Sunday, July 31, 2005

Movie Review: Charlie and the Chocolate Factory

United States/United Kingdom, 2005
U.S. Release Date: 7/15/05
Running Time: 1:55
Rated: PG
Cast: Freddie Highmore, Johnny Depp, David Kelly, Helena Bonham Carter, Noah Taylor, Deep Roy, Christopher Lee, Annasophia Robb, Julia Winter, Jordon Fry, Philip Wiegratz

Director: Tim Burton
Producers: Brad Grey, Richard D. Zanuck
Screenplay: John August, based on the book by Roald Dahl
Music: Danny Elfman
Studio: Warner Brothers


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“Weird” – a word that is worn-out in Tim Burton’s retelling of Willy Wonka and the Chocolate Factory – is single-handedly the best adjective to use in describing this film. Then again, with Tim Burton in the director’s chair, oddity is expected. With Charlie and the Chocolate Factory, Burton conveys his typical dreariness and idiosyncrasies and utilizes his favorite faces in Johnny Depp and Helena Bonham Carter. In an attempt to appease Roald Dahl’s literary legacy, Burton has crafted a film that is more faithful to the text, yet more bleak and bitter than the fluffy original.

Willy Wonka (Johnny Depp), the world’s most infamous candy creator, is reopening his doors to give five lucky children a tour of his marvelous, yet mysterious, chocolate factory. Children can only gain entry to the factory by finding one of the five golden tickets wrapped inside Wonka’s many-flavored chocolate bars.

After chocoholic Augustus Gloop (Philip Wiegratz), video-game nut Mike Teavee (Jordon Fry), spoiled rotten daughter Veruca Salt (Julia Winter), and gum-chewing champion Violet Beauregarde (Annasophia Robb) all find golden tickets, the final ticket finds its way into the hands of the near-penniless Charlie Bucket (Freddie Highmore). Upon entering the factory, the five children and their family-member escorts are reminded that only one of the five will win something “beyond their wildest imagination.”

Freddie Highmore, whom Depp recommended to Burton based on his work in Finding Neverland, is the perfect choice to play the title character. His Charlie calls for far more praise than Peter Ostrum’s young Bucket. Highmore brings a sense of innocence and depth to the lead role. However, it is odd that the 1971 musical is named after Willy and the new version is named after Charlie (as the book is) – yet Willy still steals the show.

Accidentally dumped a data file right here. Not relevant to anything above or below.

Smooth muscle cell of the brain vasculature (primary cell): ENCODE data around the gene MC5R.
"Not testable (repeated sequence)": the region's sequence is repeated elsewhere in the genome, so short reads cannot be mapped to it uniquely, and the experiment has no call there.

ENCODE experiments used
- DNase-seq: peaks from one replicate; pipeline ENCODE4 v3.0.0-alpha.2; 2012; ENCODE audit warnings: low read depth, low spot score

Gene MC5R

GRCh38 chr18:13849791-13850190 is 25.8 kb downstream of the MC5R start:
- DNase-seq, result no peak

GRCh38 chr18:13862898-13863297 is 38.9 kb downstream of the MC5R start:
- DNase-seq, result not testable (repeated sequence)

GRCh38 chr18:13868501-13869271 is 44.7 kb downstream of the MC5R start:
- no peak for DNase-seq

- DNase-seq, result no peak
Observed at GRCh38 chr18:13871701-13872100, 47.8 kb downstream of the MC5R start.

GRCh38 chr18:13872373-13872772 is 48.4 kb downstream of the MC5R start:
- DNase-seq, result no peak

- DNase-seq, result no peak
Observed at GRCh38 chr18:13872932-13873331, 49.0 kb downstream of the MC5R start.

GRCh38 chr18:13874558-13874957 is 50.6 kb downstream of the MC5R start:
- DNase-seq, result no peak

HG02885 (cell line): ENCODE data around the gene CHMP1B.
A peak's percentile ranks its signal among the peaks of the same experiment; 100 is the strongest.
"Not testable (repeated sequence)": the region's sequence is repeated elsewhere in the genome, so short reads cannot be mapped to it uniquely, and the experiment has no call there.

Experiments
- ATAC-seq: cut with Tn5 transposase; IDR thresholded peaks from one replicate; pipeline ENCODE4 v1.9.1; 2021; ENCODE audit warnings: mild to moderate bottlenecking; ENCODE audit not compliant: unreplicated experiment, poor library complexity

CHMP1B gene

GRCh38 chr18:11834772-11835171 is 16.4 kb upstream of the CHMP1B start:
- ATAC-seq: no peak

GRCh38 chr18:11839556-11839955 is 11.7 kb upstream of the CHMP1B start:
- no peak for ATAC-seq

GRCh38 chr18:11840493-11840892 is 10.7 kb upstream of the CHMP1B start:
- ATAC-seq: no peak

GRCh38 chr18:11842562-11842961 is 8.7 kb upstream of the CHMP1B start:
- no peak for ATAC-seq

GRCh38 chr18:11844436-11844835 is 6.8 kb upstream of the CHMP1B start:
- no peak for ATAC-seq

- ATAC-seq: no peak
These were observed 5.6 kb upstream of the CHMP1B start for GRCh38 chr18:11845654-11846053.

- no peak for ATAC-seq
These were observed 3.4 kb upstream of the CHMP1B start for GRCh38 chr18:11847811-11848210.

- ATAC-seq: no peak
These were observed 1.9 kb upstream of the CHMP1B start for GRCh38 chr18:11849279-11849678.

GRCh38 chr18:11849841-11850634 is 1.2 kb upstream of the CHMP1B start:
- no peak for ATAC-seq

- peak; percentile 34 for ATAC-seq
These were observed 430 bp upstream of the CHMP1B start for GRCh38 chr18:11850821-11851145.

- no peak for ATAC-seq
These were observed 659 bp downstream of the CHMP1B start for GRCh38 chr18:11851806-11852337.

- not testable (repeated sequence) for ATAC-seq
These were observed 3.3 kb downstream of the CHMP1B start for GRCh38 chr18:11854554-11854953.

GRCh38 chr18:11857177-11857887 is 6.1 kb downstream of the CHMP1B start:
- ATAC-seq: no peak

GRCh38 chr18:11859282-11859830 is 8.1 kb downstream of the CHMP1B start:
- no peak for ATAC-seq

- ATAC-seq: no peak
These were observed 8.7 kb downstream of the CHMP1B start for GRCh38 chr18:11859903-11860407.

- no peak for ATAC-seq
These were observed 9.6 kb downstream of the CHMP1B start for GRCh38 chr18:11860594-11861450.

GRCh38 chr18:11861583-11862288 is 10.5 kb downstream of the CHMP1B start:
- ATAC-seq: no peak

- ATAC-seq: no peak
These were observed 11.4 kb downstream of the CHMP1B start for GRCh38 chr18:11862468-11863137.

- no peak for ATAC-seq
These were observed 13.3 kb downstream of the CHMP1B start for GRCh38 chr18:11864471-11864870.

Playing Willy Wonka, Johnny Depp further shows off his versatility; however, his character does possess the capacity to creep out the faint of heart. While some have compared his Wonka to Wacko Jacko, this connection is moot. Although, pedophilic undertones could be drawn when Wonka explains, “Everything in this room is edible, even me.”

In support, David Kelly displays his best Burgess Meredith impression and dances his way through the film as a spry Grandpa Joe. Also, Christopher Lee holds a commanding – albeit small presence – in the role of Willy’s father. Intimidation for Lee comes easy—considering he last played Saruman in The Lord of the Rings. In addition, the hundred-times-over digital clone of Deep Roy manages the difficult redefinition of an Oompa Loompa.

While Charlie and the Chocolate Factory has its moments of fantasy and visual acuity, Burton is at his best when he sticks to his stop-animation or the reflective likes of Big Fish. On the whole, the factory doesn’t work as well as it should. A cog is missing, and that cog is a justifiable reason for this remake. While fans of the novel will be pleased, the million-dollar question is: How many moviegoers will exit the theatre feeling more morose than mirthful—longing for blue round Oompa Loompas and the same old song and dance from Gene Wilder? (**1/2 out of ****)

© Copyright Brandon Valentine 2005

Sunday, July 24, 2005

Movie Review: Wedding Crashers

United States, 2005
U.S. Release Date: 7/15/05
Running Time: 1:56
Rated: R (Profanity, sexual situations, nudity, violence)
Cast: Owen Wilson, Vince Vaughn, Rachel McAdams, Isla Fisher, Christopher Walken, Jane Seymour, Bradley Cooper

Director: David Dobkin
Producers: Peter Abrams, Robert L. Levy, Andrew Panay
Screenplay: Steve Faber & Bob Fisher
Music: Rolfe Kent
Studio: New Line Cinema


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While Wedding Crashers mimics the same sex-crazed shenanigans of American Pie, Animal House, and Old School, some unexpected romance can also be found. In terms of the film’s slightly deterrent romance, you already know the formula: boy becomes smitten with girl, but there’s an obstacle in his way; girl becomes smitten with boy; girl finds out boy lied; boy has to win girl back. However, underneath this standard romantic-comedy recipe, it is the crudeness and hilarity that makes this film worthwhile. Despite its clichés and formula-driven plot, Wedding Crashers is the low-odd favorite for comedy of the summer and quite possibly of the year.